If you’re anything like other LASIK practices we’ve worked with, you’ve spent years carefully cultivating a positive reputation. You’ve spent the time building your brand image in your own backyard. And you probably have plenty of happy clients willing to provide referrals at the drop of a hat.
But are all these reviews listed somewhere online? And do you have complete oversight over your online reputation?
With the proliferation of social media and other platforms, it’s become increasingly easy for users to propagate reviews—both positive and negative—online. Not to sound dramatic, but anyone with an internet connection can post a review that can help or harm your reputation. However, because 84 percent of people trust online reviews as much as friends and 91 percent of people read them, it’s safe to say that your online reputation can help sway potential new patients.
Did you know that the search engines care about your reputation as well?
The Search Quality Rater Guides (also referred to as the QRG) is used by Google’s quality raters to judge websites. These guidelines do not offer insight into how the Google algorithm operates; instead, they help outline standards used by the search engine giant. There’s plenty of content on our website that reviews how Google places emphasis on things like content and E-A-T. Content, quite literally, is the words found on your page. E-A-T, as we’ve blogged about before, refers to the expertise, authoritativeness, and trustworthiness of your website.
Google also considers reputation an important high-level factor.
In the past, healthcare companies could churn out massive amounts of content—regardless of quality—to get higher rankings. Not anymore. Google now has a better grasp on search intent and user satisfaction. According to Google, a website’s reputation is based on the experience of real users as well as the opinion of people who are experts in that field.
If your website delivers on its promises, and users spend more time on your site, this sends signals that your content is high quality. In turn, this boosts your rankings. Therefore, your website’s reputation is predicated on how well you help end users understand your services and products. And Google judges your site based on how well it accomplishes this purpose.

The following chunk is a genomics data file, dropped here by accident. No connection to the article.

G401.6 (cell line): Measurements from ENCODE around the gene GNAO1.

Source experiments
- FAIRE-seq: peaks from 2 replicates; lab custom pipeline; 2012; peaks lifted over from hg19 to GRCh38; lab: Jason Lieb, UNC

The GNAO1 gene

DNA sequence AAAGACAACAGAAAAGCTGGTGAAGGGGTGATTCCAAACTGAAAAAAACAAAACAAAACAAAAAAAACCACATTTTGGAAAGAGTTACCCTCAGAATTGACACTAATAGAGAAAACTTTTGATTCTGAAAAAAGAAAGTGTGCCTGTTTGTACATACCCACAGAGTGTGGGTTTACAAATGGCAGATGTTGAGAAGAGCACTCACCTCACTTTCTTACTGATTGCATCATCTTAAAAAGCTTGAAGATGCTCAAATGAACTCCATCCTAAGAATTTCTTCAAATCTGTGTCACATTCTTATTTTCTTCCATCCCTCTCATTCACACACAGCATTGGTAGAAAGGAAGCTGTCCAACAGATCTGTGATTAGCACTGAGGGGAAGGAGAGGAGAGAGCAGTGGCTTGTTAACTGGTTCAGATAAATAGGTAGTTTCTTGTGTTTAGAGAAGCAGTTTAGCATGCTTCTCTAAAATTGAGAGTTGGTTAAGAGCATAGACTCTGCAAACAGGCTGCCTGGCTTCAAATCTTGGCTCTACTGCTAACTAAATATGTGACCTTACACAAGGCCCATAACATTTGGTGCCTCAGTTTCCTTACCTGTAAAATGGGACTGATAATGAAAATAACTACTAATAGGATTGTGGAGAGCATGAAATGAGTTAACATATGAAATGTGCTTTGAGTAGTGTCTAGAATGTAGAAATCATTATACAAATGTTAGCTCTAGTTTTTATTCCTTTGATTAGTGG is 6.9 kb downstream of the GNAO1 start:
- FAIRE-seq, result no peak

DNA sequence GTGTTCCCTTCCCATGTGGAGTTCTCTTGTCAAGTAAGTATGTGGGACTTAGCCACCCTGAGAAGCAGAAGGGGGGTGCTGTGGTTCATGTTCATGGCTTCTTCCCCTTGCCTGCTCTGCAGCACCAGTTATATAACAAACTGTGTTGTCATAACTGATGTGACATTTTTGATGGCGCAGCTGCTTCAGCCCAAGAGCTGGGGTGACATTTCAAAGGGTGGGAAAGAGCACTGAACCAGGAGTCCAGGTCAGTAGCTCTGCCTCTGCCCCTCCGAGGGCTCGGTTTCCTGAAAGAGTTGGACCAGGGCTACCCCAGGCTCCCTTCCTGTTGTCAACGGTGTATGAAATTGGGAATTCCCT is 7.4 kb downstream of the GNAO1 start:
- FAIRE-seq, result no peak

But it also considers what they call “outside, independent reputation information” and looks at various sources to gauge the reputation of your company. This may include online review directories like Yelp, Trust Pilot, and other third-party aggregators. It can include high-quality news outlets that may have discussed your practice. And it can include awards or recommendations from experts or industry-specific professional organizations.
It is worth mentioning that a lack of reputation does not immediately indicate a low-quality page. But it can be assumed that the more negative buzz you have online, the harder it is to rank well on Google—which makes it harder for new patients to find your practice.
So, how should you manage your online reputation?
Basically, this all means that you should focus on customer satisfaction—which can impact your reputation and your site ranking. This means spending the time to manage your online reputation and deliver the right content to end users. And it means monitoring all reviews and citations.
As we’ve written about before, you should be tracking all online citations. A local citation is any mention of your practice online, whether it’s across social media platforms, your Google My Business, or healthcare-specific directories. Accurate, high-quality citations build your authority with Google and influence whether you appear across local searches.
You should also be responding to online reviews. If a review in question is positive, share your token of appreciation. If it instead centers on a misunderstanding or references incorrect information, respond politely and ask for clarification. Finally, if reviews are less-than-positive (shall we say…negative?), take the high road and own up to your shortcomings.
It goes without saying that you will receive negative reviews from time to time. It comes with the territory of running a business. However, the way that you interact with your consumers—and predict their needs—can make or break your online reputation. While it requires some legwork to track and monitor all mentions of your brand online, proactive management does help you reach a local audience.